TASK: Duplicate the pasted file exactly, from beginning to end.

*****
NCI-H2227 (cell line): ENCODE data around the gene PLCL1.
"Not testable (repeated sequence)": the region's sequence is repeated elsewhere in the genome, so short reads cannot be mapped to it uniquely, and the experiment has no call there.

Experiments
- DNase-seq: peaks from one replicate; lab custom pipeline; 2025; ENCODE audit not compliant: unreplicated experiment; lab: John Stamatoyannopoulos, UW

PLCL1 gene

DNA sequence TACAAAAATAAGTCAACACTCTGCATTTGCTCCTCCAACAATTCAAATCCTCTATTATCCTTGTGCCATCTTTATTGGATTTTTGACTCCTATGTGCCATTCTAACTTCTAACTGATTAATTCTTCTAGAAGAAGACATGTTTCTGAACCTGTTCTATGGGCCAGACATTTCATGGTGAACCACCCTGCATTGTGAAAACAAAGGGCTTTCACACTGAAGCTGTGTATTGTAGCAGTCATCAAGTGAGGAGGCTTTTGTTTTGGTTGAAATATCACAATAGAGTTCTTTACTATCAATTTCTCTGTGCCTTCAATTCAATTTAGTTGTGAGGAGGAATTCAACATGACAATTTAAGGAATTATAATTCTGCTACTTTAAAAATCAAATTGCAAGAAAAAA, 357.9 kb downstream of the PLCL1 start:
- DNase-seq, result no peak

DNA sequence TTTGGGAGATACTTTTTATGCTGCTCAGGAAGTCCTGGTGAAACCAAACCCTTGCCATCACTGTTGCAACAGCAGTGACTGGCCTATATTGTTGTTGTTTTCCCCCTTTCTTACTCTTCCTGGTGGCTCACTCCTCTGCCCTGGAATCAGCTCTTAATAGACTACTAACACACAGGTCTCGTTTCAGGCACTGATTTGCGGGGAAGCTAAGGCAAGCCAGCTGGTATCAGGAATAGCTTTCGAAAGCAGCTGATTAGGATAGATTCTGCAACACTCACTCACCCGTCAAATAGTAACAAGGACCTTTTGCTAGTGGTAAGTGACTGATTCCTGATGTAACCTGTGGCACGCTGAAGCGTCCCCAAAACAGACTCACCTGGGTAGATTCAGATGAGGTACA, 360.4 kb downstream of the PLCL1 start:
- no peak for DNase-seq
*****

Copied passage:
NCI-H2227 (cell line): ENCODE data around the gene PLCL1.
"Not testable (repeated sequence)": the region's sequence is repeated elsewhere in the genome, so short reads cannot be mapped to it uniquely, and the experiment has no call there.

Experiments
- DNase-seq: peaks from one replicate; lab custom pipeline; 2025; ENCODE audit not compliant: unreplicated experiment; lab: John Stamatoyannopoulos, UW

PLCL1 gene

DNA sequence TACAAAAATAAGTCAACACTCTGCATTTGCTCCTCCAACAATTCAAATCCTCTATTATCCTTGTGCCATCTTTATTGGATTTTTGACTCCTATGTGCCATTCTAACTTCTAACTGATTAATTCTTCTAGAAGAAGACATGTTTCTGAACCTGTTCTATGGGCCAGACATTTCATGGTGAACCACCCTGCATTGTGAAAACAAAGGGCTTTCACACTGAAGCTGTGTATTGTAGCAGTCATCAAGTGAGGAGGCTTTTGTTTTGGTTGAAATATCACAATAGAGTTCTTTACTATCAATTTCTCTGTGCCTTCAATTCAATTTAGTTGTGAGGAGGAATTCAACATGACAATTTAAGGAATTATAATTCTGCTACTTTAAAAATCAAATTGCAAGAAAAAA, 357.9 kb downstream of the PLCL1 start:
- DNase-seq, result no peak

DNA sequence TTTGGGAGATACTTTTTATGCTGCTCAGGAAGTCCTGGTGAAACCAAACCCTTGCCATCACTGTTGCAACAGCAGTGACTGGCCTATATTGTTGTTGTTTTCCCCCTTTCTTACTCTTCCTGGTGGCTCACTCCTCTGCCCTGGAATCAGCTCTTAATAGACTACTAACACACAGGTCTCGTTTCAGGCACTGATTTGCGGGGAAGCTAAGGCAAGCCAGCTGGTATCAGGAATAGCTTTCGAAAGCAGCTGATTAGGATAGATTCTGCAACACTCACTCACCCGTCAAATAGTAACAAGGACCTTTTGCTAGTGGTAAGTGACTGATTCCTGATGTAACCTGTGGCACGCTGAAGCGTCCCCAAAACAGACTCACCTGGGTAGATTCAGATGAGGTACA, 360.4 kb downstream of the PLCL1 start:
- no peak for DNase-seq